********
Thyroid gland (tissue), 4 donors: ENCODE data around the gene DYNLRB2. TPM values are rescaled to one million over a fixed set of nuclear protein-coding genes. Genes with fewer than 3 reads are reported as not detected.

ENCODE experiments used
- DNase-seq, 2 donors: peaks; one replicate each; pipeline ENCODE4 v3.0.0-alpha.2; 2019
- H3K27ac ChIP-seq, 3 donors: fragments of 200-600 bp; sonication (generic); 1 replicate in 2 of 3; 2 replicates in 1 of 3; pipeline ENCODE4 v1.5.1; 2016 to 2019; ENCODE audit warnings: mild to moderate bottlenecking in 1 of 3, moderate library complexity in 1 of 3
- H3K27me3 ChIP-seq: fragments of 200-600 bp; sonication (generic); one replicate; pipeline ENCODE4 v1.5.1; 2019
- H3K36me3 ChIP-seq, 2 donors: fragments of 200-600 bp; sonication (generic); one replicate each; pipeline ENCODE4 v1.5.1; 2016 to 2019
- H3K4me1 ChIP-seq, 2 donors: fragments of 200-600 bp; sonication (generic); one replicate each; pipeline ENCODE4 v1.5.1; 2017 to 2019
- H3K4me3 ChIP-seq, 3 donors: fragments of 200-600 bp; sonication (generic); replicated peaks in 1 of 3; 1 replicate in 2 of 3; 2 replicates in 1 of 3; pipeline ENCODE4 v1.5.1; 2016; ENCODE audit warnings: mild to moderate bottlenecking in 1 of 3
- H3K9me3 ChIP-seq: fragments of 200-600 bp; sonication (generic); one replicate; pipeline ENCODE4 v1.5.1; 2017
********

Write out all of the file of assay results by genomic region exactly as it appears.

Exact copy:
Thyroid gland (tissue), 4 donors: ENCODE data around the gene DYNLRB2. TPM values are rescaled to one million over a fixed set of nuclear protein-coding genes. Genes with fewer than 3 reads are reported as not detected.

ENCODE experiments used
- DNase-seq, 2 donors: peaks; one replicate each; pipeline ENCODE4 v3.0.0-alpha.2; 2019
- H3K27ac ChIP-seq, 3 donors: fragments of 200-600 bp; sonication (generic); 1 replicate in 2 of 3; 2 replicates in 1 of 3; pipeline ENCODE4 v1.5.1; 2016 to 2019; ENCODE audit warnings: mild to moderate bottlenecking in 1 of 3, moderate library complexity in 1 of 3
- H3K27me3 ChIP-seq: fragments of 200-600 bp; sonication (generic); one replicate; pipeline ENCODE4 v1.5.1; 2019
- H3K36me3 ChIP-seq, 2 donors: fragments of 200-600 bp; sonication (generic); one replicate each; pipeline ENCODE4 v1.5.1; 2016 to 2019
- H3K4me1 ChIP-seq, 2 donors: fragments of 200-600 bp; sonication (generic); one replicate each; pipeline ENCODE4 v1.5.1; 2017 to 2019
- H3K4me3 ChIP-seq, 3 donors: fragments of 200-600 bp; sonication (generic); replicated peaks in 1 of 3; 1 replicate in 2 of 3; 2 replicates in 1 of 3; pipeline ENCODE4 v1.5.1; 2016; ENCODE audit warnings: mild to moderate bottlenecking in 1 of 3
- H3K9me3 ChIP-seq: fragments of 200-600 bp; sonication (generic); one replicate; pipeline ENCODE4 v1.5.1; 2017